I know I said no more reviews for a while, but I wrote this one towards the end of last year before I’d decided to take a reviewing break so I thought I would share it today – publication day for Dead Ends. After all, what’s the point of making rules that can’t be bent a little?
Dane Washington and Billy D. couldn’t be more different. Dane is clever and popular, but he’s also a violent rebel. Billy D. has Down’s syndrome, plays by the rules and hangs out with teachers in his lunch break.
But Dane and Billy have more in common than they think – both their fathers are missing.
They’re going to have to suck up their differences and get on with helping each other. There are answers to be found.
Powerful, funny, moving – the ultimate coming-of-age novel.
This book is really deceptive. You start reading it expecting it to be about two boys working together on a treasure hunt, and the fact that one of the boys has Down Syndrome leads you to expect this will inevitably play some part in the story. You’re right of course, but you also get so much more that you’re not expecting and it leaves you thinking about it after you’ve stopped reading, and wondering how on earth you’re going to convey your thoughts about the book in a coherent manner. Or that was my reading experience in any case.
The book is narrated by Dane. He’s a wonderfully grey character, he has anger management issues and a very specific way of seeing the world but then at the same time is a good student with clear goals and future plans. In an early chapter he explains how he is getting increasingly close to being excluded from school and sent to the other school in the area which is tantamount to a dumping ground – he’s desperate for this not to happen, but he’s very aware that his temper is likely to overrule his desire to stay in school.
We see Billy D, the other main character of the book, solely through Dane’s eyes. This doesn’t stop Billy D from seizing his rightful share of the narrative, he’s a well written character and based on my experiences a decent portrayal of a teen with Down Syndrome – including the fact that he too is a grey character, whilst he’s hugely likeable he also has some less appealing character traits.
The major plotline is the focus on Billy’s mission to find his father, he has an atlas with clues to oddly named towns across America and believes he’ll find his father by solving the clues. He involves Dane in the solving and following of this trail, offering in turn to help Dane to find his absent father though this is something Dane does not want to do. I liked the clue solving aspect of the plot, and the focus on unusual place names appealed to my word loving brain. This story twists and turns, some of the reveals along the way are real jolts – each adding another layer of depth to the story.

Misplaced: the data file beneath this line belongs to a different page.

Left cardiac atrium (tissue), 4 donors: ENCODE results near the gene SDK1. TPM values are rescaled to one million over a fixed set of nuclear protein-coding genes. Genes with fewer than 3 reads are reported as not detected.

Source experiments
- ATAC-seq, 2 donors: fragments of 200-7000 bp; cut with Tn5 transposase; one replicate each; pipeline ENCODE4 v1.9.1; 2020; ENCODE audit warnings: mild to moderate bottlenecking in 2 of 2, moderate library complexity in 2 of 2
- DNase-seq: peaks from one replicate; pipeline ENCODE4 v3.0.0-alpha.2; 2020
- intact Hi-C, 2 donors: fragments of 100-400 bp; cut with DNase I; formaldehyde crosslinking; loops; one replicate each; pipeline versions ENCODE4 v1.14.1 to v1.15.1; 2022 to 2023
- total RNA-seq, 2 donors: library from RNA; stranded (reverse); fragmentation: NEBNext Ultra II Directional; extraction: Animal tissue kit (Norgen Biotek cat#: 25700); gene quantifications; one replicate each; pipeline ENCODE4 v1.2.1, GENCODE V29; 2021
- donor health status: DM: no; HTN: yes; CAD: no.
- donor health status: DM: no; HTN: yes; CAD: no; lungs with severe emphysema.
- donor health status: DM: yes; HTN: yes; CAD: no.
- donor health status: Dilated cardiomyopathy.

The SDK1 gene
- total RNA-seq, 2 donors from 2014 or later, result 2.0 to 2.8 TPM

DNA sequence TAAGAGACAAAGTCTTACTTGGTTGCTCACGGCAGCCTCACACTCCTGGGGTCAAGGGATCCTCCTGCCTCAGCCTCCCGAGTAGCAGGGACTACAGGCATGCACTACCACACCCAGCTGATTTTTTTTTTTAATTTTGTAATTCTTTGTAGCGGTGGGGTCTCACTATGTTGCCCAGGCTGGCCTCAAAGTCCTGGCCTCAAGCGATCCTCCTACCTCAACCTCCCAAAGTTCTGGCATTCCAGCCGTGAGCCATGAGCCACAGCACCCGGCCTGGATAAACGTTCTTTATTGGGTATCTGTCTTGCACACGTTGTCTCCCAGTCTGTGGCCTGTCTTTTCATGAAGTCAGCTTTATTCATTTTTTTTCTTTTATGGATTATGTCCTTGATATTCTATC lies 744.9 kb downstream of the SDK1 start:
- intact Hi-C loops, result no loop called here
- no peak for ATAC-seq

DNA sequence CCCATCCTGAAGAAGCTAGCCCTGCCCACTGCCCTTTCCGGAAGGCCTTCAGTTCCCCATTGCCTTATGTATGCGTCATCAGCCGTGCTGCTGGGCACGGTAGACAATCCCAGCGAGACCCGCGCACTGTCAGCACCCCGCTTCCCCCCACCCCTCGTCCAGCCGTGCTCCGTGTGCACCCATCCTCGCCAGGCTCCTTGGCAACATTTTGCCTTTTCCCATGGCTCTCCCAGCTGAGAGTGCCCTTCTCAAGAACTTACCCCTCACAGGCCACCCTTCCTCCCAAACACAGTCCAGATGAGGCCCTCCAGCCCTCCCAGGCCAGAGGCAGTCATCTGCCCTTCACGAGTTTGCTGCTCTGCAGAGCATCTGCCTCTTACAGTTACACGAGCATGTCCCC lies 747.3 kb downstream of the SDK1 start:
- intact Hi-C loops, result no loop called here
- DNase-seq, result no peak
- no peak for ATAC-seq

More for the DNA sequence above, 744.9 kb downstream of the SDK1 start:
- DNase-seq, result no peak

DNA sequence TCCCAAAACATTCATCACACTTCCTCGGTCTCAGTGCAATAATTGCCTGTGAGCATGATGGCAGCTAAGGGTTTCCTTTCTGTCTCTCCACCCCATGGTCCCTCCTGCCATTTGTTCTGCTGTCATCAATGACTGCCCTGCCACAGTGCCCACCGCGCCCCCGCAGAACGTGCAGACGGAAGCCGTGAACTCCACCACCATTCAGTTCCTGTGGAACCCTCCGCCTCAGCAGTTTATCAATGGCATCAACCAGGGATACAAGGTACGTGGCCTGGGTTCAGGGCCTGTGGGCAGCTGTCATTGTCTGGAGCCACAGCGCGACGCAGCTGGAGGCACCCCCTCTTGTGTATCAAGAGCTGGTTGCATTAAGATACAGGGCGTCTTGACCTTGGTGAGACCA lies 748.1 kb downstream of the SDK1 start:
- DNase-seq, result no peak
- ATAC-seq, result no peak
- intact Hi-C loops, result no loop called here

Throughout the book Billy D challenges Dane; the way he acts, the language he uses, the very way he sees the world. There is always a danger when you have a character becoming friends with a character with a disability that the latter becomes relegated to purely being in the story in order for the main character to go on some sort of redemptive personal journey. There are of course elements of this at play in this book, but whilst yes Dane does develop as a result of his friendship with Billy D, Billy also develops as a result of his friendship with Dane. The author tries her absolute best to avoid falling into the cliches often seen in books featuring characters with disabilities and the book is a really positive read as a result. There is some occasional use of ableist language, but this both feels true to the narrative and really jars with the reader – I think this will leave readers thinking about their own views and attitudes and those of the people around them.
One of the facets I liked best about this book was that this story reinforces the fact that actions have consequences. Both of the boys in this story make bad choices, often for good reasons but poor decisions all the same, and they have to bear the consequences of these choices. This results in the book having a realistic, believable and satisfying conclusion rather than a fairytale style neat ending.
This book is an excellent read, there’s so much to take from it, and I think every reader will find something to identify with. I know I’m going to be pressing my copy into the hands of other readers, I want everyone to spend time with Dane and Billy D.
Dead Ends is published by Faber Children’s. Whilst I was provided with a review copy of the book all opinions expressed are my own.